"Me?" *Shakes his head, gestures to Deputy Tim Gutterson
, beside him.* Jess:
"Really? Okay, this is how this is going to go down —" *Tim takes the shot, perfectly.*
- A Simple Plan: Most of the criminals we meet are convinced their plans can go off without a hitch. Boyd seems to be the only one who knows better...
- Dewey Crowe consistently screws up simple plans, creating even more problems for himself.
- Small Town Boredom: A lot of characters seem to suffer from this.
- Social Services Does Not Exist: Averted with Loretta, who is placed in foster care after her father's death. Played straight with Noble's Holler, where battered women have sought refuge for generations in the absence of regional domestic violence centers.
- Southern Hospitality: Raylan may shoot you, but he'll still be polite. Many residents of Harlan County operate on the same principle, most notably Mags.
- Shout-Out: The last episode of season 4 contains a shout-out to the "alas poor Yorick" scene in Shakespeare's Hamlet. Boyd and Jimmy are digging up an indigent man's remains at a graveyard. When they unearth the man's skull, Boyd reminisces about the man's unfortunate life as an alcoholic and oxycontin addict, adding that everyone will end up dead like him in the end.
- Stupid Crooks: One of the show's biggest draws is watching a hyper-competent cop dealing with amateur, dumbass criminals that sometimes reach Fargo-levels of stupidity. It contrasts greatly with people that completely avert this trope — Limehouse, the Crowders, the Bennetts or the Dixie Mafia.
- Strange Minds Think Alike: In "Decoy", Boyd correctly anticipates the majority of Raylan's moves, up to guessing that he would stage his final show-down in their old high school, due to remembering the time an astronaut flew a helicopter in to give a presentation.
- Suck E. Cheese's: In "For Blood or Money", Clinton breaks out of his halfway house and commits a string of crimes because he has promised to take his 12 year old son to Billy the Kid Zone for his birthday. Clinton describes the place as "Chuck E. Cheese but with cowboys" and, when shown, the place does look really tacky with the staff dressed in cheesy cowboy outfits.
- Talkative Loon: After going off his medication, Arlo storms into Noble's Holler, talking to himself in a deranged manner.
- At the end of "Guy Walks into a Bar", Quarles is talking to himself in an agitated, disorganized manner as he snorts drugs and disrobes.
Quarles: When people will conspire to keep you down, you will reach for the edge. They will lean the heel of their boots on your fingers and you just keep fighting, scratching and pulling. And just when you think you've reached the top of the mountain they changed the rules. So what do you do? You don't quit. You don't run. You don't stick that gun in the back of your throat. You realize that you're wrong. You're wrong in thinking that you had already won. True victory is when you crush your opponent so completely that he realizes he was wrong in opposing you from the beginning. You claw your way back into the fight. And you stand atop the mountain.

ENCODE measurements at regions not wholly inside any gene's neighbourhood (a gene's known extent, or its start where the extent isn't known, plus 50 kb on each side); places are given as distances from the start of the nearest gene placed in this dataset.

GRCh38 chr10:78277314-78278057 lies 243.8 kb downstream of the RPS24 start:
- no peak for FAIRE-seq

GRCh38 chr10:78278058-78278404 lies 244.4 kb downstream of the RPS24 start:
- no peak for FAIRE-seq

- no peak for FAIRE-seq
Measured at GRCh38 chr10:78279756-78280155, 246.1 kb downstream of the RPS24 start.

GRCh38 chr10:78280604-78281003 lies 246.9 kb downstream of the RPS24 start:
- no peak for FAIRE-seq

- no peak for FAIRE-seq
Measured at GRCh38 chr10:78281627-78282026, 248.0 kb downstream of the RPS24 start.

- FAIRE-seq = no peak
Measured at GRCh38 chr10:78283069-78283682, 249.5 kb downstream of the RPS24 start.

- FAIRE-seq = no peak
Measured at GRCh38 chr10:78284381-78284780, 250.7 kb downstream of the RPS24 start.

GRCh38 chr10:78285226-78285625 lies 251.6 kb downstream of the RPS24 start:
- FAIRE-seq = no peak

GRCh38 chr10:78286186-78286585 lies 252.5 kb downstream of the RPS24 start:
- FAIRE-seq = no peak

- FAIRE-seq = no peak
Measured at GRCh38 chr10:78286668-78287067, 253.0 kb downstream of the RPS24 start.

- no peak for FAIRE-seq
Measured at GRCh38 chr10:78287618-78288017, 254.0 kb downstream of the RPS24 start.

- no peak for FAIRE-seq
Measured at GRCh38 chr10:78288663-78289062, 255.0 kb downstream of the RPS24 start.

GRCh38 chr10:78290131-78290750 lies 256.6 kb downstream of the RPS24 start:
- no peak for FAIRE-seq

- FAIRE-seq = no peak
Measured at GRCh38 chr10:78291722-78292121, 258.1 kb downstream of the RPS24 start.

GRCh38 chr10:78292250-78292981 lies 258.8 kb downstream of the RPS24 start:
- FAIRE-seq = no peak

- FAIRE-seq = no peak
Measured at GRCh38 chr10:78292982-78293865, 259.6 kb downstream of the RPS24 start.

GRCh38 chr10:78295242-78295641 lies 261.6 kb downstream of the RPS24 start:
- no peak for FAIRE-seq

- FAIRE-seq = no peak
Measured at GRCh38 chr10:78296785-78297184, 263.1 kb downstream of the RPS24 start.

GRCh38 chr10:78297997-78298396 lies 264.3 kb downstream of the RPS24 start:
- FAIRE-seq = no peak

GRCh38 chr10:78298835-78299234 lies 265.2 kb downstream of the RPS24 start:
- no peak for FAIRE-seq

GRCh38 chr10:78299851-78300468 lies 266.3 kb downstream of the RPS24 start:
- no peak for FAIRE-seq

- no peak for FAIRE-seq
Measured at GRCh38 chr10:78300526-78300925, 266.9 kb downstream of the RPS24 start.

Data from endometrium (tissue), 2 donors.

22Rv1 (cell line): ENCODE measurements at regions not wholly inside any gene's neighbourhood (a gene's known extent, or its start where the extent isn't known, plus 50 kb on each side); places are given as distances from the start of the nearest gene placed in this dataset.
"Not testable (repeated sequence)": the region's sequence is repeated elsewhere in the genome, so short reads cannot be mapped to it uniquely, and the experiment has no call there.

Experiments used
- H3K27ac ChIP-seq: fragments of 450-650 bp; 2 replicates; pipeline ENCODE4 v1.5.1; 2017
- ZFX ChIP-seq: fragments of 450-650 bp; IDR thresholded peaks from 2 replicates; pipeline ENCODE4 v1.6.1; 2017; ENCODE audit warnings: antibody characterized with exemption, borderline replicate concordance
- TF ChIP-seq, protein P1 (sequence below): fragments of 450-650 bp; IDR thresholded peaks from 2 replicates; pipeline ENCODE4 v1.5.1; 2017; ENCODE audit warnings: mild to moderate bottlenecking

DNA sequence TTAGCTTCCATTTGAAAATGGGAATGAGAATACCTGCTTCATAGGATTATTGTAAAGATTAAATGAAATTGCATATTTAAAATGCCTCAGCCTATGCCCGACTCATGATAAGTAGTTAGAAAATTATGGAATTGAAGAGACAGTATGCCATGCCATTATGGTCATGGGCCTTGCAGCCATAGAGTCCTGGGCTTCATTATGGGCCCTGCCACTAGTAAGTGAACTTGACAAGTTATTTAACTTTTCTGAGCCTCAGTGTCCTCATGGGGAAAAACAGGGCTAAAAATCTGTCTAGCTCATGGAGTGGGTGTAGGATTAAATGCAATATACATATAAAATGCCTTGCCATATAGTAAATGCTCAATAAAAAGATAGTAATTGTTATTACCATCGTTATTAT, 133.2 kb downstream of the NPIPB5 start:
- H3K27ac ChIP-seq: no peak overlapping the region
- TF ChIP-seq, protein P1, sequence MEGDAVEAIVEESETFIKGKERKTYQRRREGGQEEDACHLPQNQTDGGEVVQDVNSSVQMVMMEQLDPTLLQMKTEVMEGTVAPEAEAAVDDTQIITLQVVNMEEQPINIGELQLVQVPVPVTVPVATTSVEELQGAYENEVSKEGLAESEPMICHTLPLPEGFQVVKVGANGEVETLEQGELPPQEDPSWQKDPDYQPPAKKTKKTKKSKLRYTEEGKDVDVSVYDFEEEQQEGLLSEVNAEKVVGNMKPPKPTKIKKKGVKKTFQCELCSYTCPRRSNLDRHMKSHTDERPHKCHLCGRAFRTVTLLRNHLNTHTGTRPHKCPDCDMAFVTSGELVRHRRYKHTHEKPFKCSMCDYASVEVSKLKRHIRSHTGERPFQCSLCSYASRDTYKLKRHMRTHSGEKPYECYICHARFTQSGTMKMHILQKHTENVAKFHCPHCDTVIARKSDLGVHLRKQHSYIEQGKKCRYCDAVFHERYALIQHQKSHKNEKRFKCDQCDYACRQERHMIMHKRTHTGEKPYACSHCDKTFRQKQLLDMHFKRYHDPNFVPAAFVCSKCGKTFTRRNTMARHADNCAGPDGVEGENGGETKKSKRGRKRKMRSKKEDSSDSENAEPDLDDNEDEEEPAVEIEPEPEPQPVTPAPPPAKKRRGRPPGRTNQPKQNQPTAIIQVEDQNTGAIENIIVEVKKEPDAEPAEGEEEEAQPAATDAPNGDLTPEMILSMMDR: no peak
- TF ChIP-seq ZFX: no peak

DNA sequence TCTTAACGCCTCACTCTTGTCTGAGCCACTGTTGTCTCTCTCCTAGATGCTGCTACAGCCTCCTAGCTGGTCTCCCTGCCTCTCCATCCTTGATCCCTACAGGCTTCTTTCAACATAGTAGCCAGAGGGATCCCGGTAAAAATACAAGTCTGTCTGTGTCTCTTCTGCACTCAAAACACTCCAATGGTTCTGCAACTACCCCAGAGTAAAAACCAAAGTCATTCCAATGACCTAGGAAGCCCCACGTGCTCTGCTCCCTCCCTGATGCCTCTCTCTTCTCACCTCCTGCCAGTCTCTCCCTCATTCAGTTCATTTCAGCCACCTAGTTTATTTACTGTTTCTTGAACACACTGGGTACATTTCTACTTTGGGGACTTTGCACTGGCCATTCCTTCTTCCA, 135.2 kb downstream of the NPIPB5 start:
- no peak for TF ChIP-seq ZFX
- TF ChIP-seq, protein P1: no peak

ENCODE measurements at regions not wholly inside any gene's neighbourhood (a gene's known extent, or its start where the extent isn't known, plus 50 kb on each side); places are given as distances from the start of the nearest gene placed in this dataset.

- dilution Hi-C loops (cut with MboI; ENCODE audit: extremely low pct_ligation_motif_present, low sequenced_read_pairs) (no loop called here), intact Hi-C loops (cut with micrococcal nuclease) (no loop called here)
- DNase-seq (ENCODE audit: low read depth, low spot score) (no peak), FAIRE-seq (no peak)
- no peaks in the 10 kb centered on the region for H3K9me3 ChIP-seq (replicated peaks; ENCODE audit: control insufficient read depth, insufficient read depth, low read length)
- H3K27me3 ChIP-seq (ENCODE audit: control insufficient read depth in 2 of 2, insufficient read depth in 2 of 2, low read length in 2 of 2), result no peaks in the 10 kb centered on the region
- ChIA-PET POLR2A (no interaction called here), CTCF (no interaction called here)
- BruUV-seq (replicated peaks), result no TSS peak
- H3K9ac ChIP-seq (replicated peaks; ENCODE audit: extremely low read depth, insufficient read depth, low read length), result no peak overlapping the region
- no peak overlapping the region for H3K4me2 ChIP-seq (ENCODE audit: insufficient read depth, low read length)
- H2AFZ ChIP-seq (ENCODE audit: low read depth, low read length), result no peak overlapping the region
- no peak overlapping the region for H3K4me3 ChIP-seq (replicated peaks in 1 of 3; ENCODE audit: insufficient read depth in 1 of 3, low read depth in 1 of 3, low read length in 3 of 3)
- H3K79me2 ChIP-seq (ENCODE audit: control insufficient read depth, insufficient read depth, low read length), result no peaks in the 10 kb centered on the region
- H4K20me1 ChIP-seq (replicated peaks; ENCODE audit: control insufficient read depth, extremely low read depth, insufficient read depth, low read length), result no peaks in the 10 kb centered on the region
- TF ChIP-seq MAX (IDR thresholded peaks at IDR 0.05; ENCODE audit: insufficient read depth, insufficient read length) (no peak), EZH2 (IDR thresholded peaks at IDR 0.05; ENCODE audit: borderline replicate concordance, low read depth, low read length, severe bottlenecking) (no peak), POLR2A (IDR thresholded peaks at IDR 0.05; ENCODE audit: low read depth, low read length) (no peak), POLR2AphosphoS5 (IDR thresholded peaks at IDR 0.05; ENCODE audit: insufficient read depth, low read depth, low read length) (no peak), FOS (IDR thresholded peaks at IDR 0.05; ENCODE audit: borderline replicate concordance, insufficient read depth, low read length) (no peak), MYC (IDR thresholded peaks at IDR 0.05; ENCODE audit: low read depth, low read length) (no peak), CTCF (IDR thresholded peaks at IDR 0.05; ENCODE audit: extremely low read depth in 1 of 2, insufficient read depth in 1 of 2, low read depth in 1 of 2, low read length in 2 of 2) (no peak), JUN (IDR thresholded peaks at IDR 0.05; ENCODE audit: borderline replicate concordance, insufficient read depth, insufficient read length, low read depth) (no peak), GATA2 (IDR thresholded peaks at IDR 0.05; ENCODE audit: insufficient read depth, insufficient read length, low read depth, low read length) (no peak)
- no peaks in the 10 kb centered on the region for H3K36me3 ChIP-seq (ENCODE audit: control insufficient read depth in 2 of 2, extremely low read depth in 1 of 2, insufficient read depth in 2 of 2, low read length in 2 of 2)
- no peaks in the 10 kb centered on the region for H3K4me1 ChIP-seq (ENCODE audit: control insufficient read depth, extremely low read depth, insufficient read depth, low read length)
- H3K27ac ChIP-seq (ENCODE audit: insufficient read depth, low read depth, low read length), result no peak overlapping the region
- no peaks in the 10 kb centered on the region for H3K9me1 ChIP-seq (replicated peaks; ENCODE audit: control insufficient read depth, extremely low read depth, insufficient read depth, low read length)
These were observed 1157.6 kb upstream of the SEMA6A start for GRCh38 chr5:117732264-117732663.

- Talking Your Way Out: Donovan storms into Duffy's trailer and threatens to kill Quarles for murdering his friend Brady. Quarles talks down Donovan by telling him about how his father forced him into prostitution as a young man, and how Theo Tonin adopted him. Donovan lowers his gun, and a tearful Quarles embraces him as he starts crying. Unfortunately, we see Donovan bound and gagged in Quarles' bathroom at the end of the episode, suggesting that Quarles plans to torture and kill him just as he did Brady.
- Tampering with Food and Drink: Mags has a "special" cider glass tainted with deadly poison, which she uses to kill in the first episode of season 2.
- Those Wacky Neo-Nazis: Boyd's little band of misfits from the first episode.
- Token Minority: Rachel Brooks. A twofer if you count women as a minority, which, in law enforcement, they are.
- Took a Level in Jerkass: Raylan. At the beginning of the series, he's just an old-fashioned Anti-Hero, but gets gradually Flanderized into kind of a Jerk Sue. Notable moments include:
- Threatening to "beat the shit" out of a teenager who works at a batting cage. The reason? The kid told him to wear a helmet. Which is the rule at the batting cage.
- Running a guy over - twice. Admittedly, that was somewhat Justified, since the guy was pulling a gun (twice). Then Raylan threatens to deny him medical treatment. Then, while the guy's in the hospital, Raylan sneaks into his room, sits on his broken leg and takes away his morphine. Then when a nurse comes in and the guy starts trying to tell her what Raylan's doing to him, Raylan pumps him full of morphine so he can't talk.
- Too Dumb to Live:
- Dewey certainly qualifies and it constantly amazes Raylan and Boyd that he is still alive.